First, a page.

Canadian Consulting Engineer
How digital twin technology offers a solution for Canada’s healthcare sectorBuildings Engineering
A digital twin is a virtual replica of a physical system that provides real-time data, predictive analytics, and simulation capabilities.
In the rapidly evolving healthcare landscape, hospitals face increasing pressure to optimize efficiency and reduce costs. To tackle these challenges, the implementation of digital twin technology offers a transformative solution.
A digital twin is a virtual replica of a physical system that provides real-time data, predictive analytics, and simulation capabilities. Simply put, it’s a digital model that uses data-driven predictive technology to solve problems before they happen. Leveraging the power of digital twins, hospitals can revolutionize their operations, create efficiencies, enhance decision-making, shrink costs, and ultimately elevate patient care.
Historically, the infrastructure sector has been slow to adopt new technology, but SNC-Lavalin is moving full speed ahead with the use of digital twin technology in a wide range of projects.
In Vancouver, SNC-Lavalin is currently using digital twin technology on the Canada Line, one of North America’s best-performing public transit rail lines. Drones, train-mounted scanners and remote sensors are providing data from key assets on the line to the digital twin. This virtual representation of the real-world rail system analyzes the data to identify critical flaws, create efficiencies in maintenance, improve safety, and ultimately optimize passenger flow. SNC-Lavalin’s first large-scale digital twin for passenger rail in North America is ensuring the Canada Line will continue to see ground-breaking efficiency, performance, and sustainability and become a benchmark for bringing railways into the future.
SNC-Lavalin is also currently exploring how digital twin technology can help in its journey to transform hospital infrastructure and operations across Canada. Engineers are working on the integration of digital twin technology to provide the framework for the collection and analysis of data at a level not possible with human analysis alone. By leveraging real-time data, predictive analytics, and simulation capabilities, hospitals can pave the way for increased efficiencies that could revolutionize healthcare operations and improve patient care.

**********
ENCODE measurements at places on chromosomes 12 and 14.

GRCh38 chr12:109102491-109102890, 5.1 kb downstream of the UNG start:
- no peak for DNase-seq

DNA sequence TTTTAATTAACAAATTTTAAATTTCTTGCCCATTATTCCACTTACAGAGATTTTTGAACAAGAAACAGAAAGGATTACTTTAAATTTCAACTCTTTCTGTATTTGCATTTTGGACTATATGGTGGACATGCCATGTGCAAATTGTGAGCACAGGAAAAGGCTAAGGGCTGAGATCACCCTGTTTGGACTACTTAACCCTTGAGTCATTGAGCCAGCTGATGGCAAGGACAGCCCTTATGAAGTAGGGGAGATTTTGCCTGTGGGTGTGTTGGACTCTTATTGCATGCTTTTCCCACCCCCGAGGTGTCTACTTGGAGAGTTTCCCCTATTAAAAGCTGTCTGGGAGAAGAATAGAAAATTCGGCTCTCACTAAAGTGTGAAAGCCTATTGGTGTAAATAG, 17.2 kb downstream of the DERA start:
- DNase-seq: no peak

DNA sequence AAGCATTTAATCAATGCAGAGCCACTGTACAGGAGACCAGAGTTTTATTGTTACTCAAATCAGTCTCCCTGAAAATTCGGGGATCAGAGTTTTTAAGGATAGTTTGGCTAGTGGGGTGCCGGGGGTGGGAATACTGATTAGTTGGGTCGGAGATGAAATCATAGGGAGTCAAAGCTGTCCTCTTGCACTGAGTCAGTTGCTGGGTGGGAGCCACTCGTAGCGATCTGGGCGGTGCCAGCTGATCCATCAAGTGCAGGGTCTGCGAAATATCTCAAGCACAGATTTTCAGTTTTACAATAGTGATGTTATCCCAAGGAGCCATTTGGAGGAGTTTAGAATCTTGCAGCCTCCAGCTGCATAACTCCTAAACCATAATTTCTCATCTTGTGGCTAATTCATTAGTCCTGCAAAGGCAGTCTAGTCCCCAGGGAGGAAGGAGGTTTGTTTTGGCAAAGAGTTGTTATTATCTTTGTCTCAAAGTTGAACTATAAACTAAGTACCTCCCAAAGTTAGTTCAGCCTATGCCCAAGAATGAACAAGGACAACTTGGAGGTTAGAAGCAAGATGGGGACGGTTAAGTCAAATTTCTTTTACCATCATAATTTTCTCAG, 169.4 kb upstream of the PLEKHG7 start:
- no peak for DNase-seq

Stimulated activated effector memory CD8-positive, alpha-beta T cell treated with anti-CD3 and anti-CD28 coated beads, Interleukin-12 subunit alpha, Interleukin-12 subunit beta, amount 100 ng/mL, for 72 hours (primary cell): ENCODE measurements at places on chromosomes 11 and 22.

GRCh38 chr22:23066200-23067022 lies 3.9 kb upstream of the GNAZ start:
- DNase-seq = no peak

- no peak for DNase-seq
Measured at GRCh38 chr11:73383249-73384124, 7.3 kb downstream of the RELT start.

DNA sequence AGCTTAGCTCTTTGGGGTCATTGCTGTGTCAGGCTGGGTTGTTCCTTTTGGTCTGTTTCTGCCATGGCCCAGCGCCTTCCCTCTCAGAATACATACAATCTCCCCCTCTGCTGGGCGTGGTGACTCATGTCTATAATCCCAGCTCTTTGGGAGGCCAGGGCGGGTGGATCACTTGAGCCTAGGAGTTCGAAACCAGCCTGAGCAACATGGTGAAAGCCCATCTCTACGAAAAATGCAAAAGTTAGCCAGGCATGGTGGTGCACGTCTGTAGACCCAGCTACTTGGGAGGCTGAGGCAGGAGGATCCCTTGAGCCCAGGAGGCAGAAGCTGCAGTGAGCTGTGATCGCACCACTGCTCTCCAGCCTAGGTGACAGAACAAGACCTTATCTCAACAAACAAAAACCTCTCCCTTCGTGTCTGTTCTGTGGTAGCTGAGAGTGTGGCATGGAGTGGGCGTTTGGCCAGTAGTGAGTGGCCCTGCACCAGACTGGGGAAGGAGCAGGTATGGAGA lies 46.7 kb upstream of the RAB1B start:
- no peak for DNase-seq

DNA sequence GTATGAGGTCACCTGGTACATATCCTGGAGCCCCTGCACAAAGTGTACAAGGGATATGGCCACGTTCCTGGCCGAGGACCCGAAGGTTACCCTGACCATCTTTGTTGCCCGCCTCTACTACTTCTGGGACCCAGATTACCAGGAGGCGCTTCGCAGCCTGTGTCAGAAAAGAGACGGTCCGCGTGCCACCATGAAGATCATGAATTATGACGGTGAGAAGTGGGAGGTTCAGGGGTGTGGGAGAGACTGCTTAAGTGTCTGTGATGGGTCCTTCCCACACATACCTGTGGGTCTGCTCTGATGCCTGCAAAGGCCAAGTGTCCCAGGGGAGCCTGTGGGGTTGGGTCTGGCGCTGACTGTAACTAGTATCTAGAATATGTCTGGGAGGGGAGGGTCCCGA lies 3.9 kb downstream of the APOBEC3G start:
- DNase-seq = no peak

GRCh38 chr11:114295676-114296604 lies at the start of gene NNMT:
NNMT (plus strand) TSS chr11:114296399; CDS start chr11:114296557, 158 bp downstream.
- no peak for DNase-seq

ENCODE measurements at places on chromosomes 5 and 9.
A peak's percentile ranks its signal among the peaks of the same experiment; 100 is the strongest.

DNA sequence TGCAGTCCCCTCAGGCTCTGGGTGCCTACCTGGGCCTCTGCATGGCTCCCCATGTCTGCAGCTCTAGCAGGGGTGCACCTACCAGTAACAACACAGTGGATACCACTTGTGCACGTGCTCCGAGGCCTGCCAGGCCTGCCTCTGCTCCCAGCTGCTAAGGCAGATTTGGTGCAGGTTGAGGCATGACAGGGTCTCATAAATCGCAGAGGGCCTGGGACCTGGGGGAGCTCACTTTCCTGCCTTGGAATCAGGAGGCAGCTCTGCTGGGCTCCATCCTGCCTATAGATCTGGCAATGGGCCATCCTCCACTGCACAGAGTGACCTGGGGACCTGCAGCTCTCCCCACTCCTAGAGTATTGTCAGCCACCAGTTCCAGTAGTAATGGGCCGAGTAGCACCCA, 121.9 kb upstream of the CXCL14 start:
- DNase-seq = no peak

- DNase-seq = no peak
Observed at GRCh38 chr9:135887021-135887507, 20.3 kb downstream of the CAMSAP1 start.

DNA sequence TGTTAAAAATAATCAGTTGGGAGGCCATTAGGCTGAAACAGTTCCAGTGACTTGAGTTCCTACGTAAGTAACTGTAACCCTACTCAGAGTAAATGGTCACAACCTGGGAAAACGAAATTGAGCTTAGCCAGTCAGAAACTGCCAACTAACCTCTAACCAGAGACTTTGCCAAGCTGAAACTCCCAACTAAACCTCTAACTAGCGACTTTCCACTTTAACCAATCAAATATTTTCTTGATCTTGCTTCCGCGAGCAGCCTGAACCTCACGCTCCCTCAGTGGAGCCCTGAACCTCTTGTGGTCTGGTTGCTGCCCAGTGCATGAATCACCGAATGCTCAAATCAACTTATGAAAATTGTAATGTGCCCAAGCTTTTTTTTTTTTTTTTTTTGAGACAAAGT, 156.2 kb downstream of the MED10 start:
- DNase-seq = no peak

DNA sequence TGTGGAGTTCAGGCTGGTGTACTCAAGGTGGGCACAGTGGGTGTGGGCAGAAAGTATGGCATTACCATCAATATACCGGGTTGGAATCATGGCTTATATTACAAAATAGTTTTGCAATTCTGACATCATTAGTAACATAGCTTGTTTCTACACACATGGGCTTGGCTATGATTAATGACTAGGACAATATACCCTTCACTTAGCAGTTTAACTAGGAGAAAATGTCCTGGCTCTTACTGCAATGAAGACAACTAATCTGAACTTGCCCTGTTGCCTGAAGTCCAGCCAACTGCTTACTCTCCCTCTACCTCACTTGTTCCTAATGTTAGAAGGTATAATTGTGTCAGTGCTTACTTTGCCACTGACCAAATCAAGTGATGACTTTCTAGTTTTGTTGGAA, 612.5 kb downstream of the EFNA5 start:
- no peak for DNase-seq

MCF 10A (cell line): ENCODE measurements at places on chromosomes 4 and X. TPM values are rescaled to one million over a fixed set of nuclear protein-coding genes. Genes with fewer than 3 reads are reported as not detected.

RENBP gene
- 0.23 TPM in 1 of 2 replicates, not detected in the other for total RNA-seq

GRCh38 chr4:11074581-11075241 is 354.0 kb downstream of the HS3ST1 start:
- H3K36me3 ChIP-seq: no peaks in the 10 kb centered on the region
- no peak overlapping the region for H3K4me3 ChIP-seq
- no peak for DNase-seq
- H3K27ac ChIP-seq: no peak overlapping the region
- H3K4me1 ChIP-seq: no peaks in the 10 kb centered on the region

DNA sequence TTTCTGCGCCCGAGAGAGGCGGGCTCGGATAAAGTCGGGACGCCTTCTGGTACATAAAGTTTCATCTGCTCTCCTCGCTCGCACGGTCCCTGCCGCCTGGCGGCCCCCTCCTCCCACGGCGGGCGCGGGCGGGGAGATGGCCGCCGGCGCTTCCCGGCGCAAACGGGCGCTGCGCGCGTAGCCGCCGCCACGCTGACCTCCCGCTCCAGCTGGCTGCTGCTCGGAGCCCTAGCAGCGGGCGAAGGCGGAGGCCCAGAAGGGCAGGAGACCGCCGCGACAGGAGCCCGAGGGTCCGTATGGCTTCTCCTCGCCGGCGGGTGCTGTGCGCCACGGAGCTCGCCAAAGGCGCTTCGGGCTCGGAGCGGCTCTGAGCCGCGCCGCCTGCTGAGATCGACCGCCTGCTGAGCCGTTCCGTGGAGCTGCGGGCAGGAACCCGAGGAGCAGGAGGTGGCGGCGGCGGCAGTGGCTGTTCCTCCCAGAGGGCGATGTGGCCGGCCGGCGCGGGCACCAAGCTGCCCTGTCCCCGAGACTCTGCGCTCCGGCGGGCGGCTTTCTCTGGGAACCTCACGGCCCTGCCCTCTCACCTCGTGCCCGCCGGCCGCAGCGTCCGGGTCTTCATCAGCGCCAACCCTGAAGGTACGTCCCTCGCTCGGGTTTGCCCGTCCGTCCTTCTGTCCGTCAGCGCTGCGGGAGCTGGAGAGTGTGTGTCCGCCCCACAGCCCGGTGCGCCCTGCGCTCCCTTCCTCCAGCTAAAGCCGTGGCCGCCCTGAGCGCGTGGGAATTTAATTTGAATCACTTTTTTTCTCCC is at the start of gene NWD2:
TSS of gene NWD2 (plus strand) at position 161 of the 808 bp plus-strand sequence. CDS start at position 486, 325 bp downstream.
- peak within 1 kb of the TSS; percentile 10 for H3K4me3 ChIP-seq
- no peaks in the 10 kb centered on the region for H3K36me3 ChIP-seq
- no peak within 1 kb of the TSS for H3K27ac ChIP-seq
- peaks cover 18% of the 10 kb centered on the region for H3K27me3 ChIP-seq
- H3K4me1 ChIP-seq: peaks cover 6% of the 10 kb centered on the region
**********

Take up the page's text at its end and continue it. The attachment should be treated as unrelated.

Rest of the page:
“We’ve been using digital models for quite a few years, mainly to support design work on industrial projects,” explains Jean-Pierre Rivard, the lead Building Information Modeling (BIM) Manager at SNC-Lavalin. “We want to continue to innovate and push the boundaries and leverage these digital models to their fullest capacity across a variety of environments, including for hospitals.”
What is not known to many is that there are several advantages to using digital twin technology in a hospital setting which include:
- More efficient movement of people, materials and supplies within hospitals
- Optimized resource utilization and streamlined workflows
- Fewer patient treatment delays
- Reduced infrastructure maintenance time
- Increased building performance and sustainability
- Cost savings
“In a hospital, digital twin models can be used to address things like circulation bottlenecks,” says Mathieu Latouche, Director, Public Sector – Local & Provincial of SNC-Lavalin. “People, patients, medical staff circulate inside the hospital at the same time as a myriad of things like linens, and sterile equipment. By using digital twin technology to collect and analyze data, as well as replicate an existing facility, we can provide optimal solutions to improve the efficiency of circulation inside the hospital and to always ensure safety for all users.
“One of the additional benefits of using a digital twin technology is that it allows for real-time, predictive maintenance, which saves time and money. We can connect sensors to any mechanical asset that we need to monitor continuously. The data gathered with these sensors can then be used to identify equipment failures before they happen,” says Domenico Statteri, Digital Twin Lead Canada at SNC-Lavalin. “An equipment breakdown in the operating room or the ICU could have a huge impact on both staff and patients. The use of digital twin technology in this context is a very good way of minimizing the impact and improving the overall efficiency of the facility.”
Healthcare is top of mind for all Canadians as it has an important impact on the most vulnerable in society. The use of digital twin technology in hospitals could be a transformative solution in helping address challenges facing healthcare.